THE NIGHTWATCHMAN is the alter ego Morello invented as he transformed himself into an unplugged, acoustic-strumming frontman.
It’s an incongruous sight at first: Tom Morello strumming an acoustic guitar emblazoned with the words “Whatever It Takes,” racked harmonica slung around his neck Dylan-style. But even more foreign than the Rage Against the Machine/Audioslave guitar shredder gone wooden is the sight of Morello front and center singing, emitting a deep and sonorous tone somewhere in the range of Johnny Cash or Leonard Cohen.
The idea of Morello as solo folkie would have been unfathomable several years ago. With his bands he’s always been content to plant himself stage left, omnipresent baseball cap in place, grinding out monster riffs and unearthly sounds and leaving the vocal histrionics to others. But the acoustic makeover of this leftist activist during the Bush era makes sense: as an artist who’s unafraid to confront the status quo, Morello as Guthrie-style troubadour is a natural.
He says that transforming himself into an unplugged frontman for One Man Revolution (Epic, April 24) wasn’t easy. He did so by creating an alter ego, the Nightwatchman. “The only guitar I keep at home is a nylon-string acoustic — I wrote all my big rock riffs on it — but I’d never sung solo in my life,” he explains over the phone from Epic’s offices. “I’m not the least bit nervous when rocking an arena with a hard-rock band, but playing to 10 people with mochaccinos was nerve-racking. Pushing through that initial nervousness I really gained a fearlessness in doing this, though, and now you just can’t stop me.”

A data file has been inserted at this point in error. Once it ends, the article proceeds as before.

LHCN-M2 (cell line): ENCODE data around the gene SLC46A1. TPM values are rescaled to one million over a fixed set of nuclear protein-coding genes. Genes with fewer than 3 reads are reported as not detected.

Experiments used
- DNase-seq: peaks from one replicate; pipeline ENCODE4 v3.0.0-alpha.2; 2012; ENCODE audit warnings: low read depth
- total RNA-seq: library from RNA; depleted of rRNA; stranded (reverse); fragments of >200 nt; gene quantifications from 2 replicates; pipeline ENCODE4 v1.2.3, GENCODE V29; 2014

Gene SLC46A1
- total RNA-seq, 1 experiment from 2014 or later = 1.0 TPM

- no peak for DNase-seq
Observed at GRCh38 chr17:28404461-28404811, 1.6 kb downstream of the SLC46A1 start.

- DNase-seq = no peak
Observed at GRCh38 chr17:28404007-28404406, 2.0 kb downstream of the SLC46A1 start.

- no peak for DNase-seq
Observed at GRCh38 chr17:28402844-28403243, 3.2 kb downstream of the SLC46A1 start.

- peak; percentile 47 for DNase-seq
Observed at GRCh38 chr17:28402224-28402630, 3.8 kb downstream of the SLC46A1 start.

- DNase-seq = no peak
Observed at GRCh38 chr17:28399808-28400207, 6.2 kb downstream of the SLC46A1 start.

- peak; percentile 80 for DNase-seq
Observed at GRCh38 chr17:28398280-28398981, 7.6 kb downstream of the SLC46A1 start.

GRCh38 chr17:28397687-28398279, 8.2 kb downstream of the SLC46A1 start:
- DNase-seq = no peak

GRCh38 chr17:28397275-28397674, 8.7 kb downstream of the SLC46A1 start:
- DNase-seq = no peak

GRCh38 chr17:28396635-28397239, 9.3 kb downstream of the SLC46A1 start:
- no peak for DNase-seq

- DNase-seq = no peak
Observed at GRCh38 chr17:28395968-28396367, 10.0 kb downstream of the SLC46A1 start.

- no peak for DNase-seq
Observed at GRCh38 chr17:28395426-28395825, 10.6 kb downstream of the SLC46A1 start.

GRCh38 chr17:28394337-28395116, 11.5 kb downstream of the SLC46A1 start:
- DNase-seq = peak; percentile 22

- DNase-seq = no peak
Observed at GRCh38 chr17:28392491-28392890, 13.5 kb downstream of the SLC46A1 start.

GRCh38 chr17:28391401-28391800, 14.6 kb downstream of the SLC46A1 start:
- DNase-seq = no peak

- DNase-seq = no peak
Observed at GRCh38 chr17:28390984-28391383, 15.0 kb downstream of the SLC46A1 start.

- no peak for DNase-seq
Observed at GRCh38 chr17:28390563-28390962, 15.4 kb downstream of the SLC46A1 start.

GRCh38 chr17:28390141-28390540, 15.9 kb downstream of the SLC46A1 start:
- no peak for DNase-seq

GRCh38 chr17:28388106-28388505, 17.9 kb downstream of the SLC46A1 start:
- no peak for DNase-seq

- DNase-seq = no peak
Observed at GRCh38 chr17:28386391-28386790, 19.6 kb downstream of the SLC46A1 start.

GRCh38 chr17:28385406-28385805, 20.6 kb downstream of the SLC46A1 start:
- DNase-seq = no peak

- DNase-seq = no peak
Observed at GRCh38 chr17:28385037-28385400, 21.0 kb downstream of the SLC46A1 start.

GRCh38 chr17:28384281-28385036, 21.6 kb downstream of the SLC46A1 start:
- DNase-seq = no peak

Morello began appearing as the Nightwatchman in 2004, out of a burning itch to bring to prime time his epic songs of social inequity, corporate gluttony, and abuse of power. He turned up anywhere that would have him during breaks in Audioslave’s touring schedule, “as a way to do this anonymously and not have people come up and bug me and demand that I play [Rage’s] ‘Bulls on Parade’ on acoustic guitar.”
The release of One Man Revolution comes at a crossroads in his career. Audioslave have split: the hard-rock supergroup — formed by Morello with Rage bassist Tim Commerford and drummer Brad Wilk, and Soundgarden’s Chris Cornell in the wake of Rage’s break-up in 2000 — closed up shop when Cornell announced in February that he was leaving to pursue a solo career. Meanwhile, Rage Against the Machine are readying a mini-reunion that as of now will comprise four gigs; with vocalist Zack de la Rocha back in the fold, the band are scheduled to perform April 29 at the Coachella Festival and this summer as part of the Rock the Bells tour. Rage Against the Machine have been away, Morello points out, for virtually the same period of time that Bush has been in office. “It’s time for ‘Here comes the cavalry.’ ”
Morello fans shouldn’t expect to hear anything from the Nightwatchman at the Rage show. His solo compositions weren’t written with a band in mind. They’re meant to be played guerrilla fashion, as he puts it, “in a country-and-western bar or anarchist bicycle shop.” The Nightwatchman, he continues, “is a general looking for an army. But I’m not waiting. If you play with a rock-and-roll band, and we want to do a benefit show, first you have to have a band meeting to decide if you’re gonna do it. Then you have to find a tour manager, get a lighting rig. With this, I just pick up my guitar and I go. There’s a great freedom to it and a great independence to doing this music that I’ve never felt before.”